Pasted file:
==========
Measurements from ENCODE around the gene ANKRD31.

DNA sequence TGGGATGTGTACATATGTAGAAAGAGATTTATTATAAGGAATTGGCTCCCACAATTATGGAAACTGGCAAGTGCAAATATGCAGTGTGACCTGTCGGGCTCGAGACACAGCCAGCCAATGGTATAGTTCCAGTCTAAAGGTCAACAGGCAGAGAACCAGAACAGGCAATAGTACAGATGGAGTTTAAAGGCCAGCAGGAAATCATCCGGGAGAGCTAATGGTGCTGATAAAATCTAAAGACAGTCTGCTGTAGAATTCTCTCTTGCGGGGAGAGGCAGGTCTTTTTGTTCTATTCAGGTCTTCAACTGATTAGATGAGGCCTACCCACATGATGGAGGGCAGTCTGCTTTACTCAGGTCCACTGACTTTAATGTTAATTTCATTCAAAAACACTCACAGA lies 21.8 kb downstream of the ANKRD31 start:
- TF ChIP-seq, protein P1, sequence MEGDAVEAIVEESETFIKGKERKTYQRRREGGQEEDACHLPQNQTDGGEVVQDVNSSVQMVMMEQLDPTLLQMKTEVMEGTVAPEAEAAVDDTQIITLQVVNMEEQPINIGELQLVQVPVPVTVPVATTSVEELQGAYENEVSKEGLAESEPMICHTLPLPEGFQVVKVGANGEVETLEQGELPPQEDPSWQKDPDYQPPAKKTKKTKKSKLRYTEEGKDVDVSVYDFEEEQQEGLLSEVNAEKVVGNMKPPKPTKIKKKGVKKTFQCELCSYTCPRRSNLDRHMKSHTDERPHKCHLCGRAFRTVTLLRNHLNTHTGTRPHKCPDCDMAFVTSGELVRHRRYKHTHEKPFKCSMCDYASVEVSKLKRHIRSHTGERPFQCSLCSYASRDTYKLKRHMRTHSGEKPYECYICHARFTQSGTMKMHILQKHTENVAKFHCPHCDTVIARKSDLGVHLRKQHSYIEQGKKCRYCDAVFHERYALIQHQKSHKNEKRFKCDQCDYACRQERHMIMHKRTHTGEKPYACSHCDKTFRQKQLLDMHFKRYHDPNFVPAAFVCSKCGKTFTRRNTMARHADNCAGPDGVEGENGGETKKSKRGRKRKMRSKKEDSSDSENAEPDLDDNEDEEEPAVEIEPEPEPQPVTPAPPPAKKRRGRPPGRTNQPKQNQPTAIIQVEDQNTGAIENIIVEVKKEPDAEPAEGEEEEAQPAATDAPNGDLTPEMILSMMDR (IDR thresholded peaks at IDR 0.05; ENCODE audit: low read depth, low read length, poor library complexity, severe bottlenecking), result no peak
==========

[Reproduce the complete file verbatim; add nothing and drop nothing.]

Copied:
Measurements from ENCODE around the gene ANKRD31.

DNA sequence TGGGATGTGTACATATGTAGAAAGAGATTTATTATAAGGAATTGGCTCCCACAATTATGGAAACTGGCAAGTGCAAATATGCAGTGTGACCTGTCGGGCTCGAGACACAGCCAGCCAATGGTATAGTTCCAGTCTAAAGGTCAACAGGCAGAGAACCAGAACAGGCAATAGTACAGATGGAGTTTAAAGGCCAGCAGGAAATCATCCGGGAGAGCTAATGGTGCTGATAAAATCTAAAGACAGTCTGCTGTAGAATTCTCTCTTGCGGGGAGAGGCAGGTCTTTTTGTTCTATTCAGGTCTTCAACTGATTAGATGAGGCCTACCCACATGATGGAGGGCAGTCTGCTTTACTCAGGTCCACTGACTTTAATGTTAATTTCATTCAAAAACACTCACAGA lies 21.8 kb downstream of the ANKRD31 start:
- TF ChIP-seq, protein P1, sequence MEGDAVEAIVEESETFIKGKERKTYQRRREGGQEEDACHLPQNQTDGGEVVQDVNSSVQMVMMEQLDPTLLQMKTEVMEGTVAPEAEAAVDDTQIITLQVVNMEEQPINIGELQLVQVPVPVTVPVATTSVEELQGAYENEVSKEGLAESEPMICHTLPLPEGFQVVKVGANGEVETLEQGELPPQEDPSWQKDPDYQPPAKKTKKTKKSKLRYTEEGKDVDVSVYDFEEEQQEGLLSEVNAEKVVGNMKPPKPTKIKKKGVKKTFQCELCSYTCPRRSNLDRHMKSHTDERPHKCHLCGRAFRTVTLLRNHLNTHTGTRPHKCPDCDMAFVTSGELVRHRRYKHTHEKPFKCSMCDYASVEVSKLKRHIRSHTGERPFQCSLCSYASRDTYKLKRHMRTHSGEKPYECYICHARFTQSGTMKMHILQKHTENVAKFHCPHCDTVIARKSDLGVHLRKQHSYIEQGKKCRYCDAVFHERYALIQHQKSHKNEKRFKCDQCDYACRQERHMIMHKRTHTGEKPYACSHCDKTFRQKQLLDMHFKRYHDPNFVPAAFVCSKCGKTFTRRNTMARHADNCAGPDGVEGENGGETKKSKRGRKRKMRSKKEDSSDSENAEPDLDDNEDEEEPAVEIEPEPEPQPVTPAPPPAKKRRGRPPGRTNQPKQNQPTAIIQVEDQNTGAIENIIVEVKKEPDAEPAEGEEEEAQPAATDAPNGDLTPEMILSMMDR (IDR thresholded peaks at IDR 0.05; ENCODE audit: low read depth, low read length, poor library complexity, severe bottlenecking), result no peak